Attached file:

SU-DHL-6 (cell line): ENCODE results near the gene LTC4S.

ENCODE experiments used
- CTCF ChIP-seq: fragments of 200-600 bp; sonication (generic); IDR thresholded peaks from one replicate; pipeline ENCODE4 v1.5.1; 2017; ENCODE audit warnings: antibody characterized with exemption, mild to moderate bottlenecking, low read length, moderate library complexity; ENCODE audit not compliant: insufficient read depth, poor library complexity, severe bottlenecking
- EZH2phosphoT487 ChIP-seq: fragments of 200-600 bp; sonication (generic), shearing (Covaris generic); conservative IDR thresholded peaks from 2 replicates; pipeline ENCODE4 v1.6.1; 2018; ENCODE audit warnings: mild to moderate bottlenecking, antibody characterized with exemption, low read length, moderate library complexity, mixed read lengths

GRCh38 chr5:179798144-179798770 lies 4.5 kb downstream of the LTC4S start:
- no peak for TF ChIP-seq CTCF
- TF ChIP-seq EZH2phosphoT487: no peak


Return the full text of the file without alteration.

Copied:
SU-DHL-6 (cell line): ENCODE results near the gene LTC4S.

ENCODE experiments used
- CTCF ChIP-seq: fragments of 200-600 bp; sonication (generic); IDR thresholded peaks from one replicate; pipeline ENCODE4 v1.5.1; 2017; ENCODE audit warnings: antibody characterized with exemption, mild to moderate bottlenecking, low read length, moderate library complexity; ENCODE audit not compliant: insufficient read depth, poor library complexity, severe bottlenecking
- EZH2phosphoT487 ChIP-seq: fragments of 200-600 bp; sonication (generic), shearing (Covaris generic); conservative IDR thresholded peaks from 2 replicates; pipeline ENCODE4 v1.6.1; 2018; ENCODE audit warnings: mild to moderate bottlenecking, antibody characterized with exemption, low read length, moderate library complexity, mixed read lengths

GRCh38 chr5:179798144-179798770 lies 4.5 kb downstream of the LTC4S start:
- no peak for TF ChIP-seq CTCF
- TF ChIP-seq EZH2phosphoT487: no peak